Parts & Labor
Reviewed by Darcie Stevens, Fri., Nov. 14, 2008
Parts & LaborWaterloo Park, Nov. 8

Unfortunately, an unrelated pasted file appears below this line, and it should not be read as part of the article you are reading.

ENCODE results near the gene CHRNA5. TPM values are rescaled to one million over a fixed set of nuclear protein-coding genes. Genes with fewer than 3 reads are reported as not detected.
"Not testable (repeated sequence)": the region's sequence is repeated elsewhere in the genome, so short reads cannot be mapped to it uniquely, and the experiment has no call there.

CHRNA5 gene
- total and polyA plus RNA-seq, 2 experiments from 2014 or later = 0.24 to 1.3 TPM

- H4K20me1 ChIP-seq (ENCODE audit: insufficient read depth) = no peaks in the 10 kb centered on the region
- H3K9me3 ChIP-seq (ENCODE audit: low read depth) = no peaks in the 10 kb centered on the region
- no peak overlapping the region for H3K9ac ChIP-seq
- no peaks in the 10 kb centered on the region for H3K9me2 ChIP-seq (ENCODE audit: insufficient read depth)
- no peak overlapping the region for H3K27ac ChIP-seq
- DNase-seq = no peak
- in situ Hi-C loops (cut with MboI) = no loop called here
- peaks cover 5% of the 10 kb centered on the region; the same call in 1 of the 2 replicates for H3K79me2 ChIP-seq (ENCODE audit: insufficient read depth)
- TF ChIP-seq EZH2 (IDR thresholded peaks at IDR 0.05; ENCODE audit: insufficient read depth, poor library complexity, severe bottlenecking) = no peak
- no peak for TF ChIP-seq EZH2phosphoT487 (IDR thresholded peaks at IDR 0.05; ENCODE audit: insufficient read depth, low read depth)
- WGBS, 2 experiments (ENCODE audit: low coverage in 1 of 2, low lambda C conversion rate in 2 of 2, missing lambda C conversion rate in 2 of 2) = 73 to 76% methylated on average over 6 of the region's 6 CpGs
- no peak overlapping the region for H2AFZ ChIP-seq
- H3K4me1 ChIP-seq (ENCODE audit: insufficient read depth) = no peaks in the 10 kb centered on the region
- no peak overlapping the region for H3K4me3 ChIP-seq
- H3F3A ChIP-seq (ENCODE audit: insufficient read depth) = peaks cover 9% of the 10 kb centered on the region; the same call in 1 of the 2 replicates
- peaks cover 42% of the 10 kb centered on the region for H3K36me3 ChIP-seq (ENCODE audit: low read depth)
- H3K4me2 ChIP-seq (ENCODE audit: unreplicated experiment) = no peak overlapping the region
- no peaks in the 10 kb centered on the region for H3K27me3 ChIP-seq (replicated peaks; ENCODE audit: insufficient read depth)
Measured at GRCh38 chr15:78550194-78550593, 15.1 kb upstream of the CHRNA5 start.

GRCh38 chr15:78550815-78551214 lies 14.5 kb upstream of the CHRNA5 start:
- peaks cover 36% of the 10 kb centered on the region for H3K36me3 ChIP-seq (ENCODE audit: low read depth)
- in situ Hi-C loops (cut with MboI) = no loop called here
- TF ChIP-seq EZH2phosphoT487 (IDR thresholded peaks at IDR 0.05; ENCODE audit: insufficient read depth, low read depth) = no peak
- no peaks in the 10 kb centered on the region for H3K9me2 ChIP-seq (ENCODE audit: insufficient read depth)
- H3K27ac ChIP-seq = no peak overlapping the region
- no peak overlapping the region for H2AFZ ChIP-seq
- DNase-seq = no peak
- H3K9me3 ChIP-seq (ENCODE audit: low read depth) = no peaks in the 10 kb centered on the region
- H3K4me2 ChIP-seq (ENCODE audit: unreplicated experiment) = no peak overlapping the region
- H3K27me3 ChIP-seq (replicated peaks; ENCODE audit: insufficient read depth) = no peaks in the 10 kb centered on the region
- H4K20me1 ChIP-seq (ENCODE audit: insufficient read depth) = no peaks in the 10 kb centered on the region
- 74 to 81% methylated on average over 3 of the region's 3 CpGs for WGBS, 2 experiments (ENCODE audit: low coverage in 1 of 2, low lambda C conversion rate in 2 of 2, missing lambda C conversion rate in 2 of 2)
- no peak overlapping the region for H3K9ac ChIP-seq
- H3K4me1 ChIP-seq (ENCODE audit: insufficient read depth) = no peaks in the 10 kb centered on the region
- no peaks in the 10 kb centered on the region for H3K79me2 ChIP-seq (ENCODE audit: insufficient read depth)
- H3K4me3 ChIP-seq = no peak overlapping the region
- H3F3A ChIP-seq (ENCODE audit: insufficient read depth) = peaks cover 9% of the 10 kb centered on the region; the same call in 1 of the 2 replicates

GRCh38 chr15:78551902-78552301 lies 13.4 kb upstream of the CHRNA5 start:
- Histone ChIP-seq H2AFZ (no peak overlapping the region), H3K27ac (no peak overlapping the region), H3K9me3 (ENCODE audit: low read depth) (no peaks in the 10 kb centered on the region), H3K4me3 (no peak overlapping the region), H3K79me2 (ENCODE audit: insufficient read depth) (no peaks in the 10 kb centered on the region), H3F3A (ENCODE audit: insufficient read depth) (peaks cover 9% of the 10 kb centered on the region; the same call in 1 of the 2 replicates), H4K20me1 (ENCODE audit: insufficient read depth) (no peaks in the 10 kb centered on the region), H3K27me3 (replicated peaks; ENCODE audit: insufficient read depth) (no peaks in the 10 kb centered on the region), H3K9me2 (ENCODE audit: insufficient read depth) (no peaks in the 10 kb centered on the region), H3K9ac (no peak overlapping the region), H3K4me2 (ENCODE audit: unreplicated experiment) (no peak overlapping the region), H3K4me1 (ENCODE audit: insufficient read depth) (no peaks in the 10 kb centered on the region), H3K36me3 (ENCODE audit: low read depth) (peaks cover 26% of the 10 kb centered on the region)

The dust began just after 2:30pm Saturday, in the midst of a crunchy set by Brooklyn now-fourpiece Parts & Labor. Perhaps it reverberated in the strength of Joe Wong's double kick drum, employed only when it mattered. Then again, it might have been Dan Friel's fierce red mop top, flipping with a Pert bounce ever so frequently atop his bevy of keys and pedals. The back and forth between original manual laborers Friel and bassist B.J. Warshaw, made more evident by the addition of guitarist Sarah Lipstate, culminated in Receivers highlights "Satellites" and the climactic "Nowheres Nigh," but it was Parts & Labor's newfound melody that took center stage. Noise is still an element of P&L's show, but now there's rhythm, verses, restraint. Their anthemic step-ups mix punk rock and emo, developing trysts built for soccer games and hooliganism. With a little found sound and an Obama dedication, Parts & Labor set themselves aside from a swarm of noisemakers, not quite honed to perfection, but able to whip up a whirlwind of ecstatic dirt devils, nonetheless.